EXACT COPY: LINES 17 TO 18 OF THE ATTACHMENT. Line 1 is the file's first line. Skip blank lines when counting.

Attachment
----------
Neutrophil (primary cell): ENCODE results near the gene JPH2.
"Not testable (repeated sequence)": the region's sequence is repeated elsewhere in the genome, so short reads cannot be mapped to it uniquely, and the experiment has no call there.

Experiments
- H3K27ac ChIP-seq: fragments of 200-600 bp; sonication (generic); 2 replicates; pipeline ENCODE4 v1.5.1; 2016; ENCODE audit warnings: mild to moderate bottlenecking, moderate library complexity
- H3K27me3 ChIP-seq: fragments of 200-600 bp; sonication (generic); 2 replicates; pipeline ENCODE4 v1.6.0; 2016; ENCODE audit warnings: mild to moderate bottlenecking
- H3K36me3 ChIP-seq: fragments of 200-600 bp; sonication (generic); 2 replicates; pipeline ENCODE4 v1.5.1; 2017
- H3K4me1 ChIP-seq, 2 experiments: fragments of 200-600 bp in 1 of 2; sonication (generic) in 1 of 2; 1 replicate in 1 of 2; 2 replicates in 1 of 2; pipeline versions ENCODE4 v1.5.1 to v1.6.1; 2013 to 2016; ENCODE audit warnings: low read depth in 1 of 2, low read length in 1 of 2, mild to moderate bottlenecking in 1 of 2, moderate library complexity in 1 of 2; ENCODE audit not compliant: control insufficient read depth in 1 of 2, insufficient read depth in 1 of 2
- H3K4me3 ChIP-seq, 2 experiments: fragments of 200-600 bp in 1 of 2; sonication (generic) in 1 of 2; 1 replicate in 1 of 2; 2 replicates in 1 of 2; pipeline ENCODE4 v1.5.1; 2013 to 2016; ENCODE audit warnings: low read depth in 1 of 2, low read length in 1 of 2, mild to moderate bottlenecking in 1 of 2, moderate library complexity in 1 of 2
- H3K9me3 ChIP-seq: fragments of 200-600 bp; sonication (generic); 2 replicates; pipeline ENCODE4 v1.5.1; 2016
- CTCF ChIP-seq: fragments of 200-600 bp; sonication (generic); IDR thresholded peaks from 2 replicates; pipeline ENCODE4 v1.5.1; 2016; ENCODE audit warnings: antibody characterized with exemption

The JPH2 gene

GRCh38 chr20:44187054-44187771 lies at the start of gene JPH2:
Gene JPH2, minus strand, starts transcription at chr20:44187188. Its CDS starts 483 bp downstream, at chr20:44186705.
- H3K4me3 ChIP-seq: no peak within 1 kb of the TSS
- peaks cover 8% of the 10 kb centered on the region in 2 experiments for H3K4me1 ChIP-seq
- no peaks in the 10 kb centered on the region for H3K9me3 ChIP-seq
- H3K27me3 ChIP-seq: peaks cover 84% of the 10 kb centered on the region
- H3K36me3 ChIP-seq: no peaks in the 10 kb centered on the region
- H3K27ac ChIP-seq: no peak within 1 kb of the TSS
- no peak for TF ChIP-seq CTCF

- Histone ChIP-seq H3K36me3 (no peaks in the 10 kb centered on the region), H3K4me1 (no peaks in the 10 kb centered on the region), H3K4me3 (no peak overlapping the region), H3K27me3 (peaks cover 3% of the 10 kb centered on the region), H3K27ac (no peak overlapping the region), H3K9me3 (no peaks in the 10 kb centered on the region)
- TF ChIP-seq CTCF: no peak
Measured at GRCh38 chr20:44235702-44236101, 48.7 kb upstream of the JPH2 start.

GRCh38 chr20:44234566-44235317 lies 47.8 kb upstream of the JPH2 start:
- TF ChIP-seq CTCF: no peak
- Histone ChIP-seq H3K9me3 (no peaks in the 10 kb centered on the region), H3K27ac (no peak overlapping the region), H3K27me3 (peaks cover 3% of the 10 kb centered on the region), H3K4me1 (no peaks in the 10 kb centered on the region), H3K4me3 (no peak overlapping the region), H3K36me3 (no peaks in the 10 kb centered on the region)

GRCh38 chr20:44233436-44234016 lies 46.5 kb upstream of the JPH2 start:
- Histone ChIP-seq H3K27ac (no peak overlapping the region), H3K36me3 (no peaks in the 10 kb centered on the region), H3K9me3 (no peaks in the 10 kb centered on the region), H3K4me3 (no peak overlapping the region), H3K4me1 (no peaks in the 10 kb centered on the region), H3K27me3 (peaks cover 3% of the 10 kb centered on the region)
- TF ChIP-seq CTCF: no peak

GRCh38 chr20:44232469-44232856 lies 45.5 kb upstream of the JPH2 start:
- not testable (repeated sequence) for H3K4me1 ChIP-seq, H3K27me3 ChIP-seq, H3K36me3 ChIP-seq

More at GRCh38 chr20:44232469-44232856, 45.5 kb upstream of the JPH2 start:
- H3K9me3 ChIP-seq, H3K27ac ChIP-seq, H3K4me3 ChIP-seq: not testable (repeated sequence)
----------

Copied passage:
- H3K27me3 ChIP-seq: peaks cover 84% of the 10 kb centered on the region
- H3K36me3 ChIP-seq: no peaks in the 10 kb centered on the region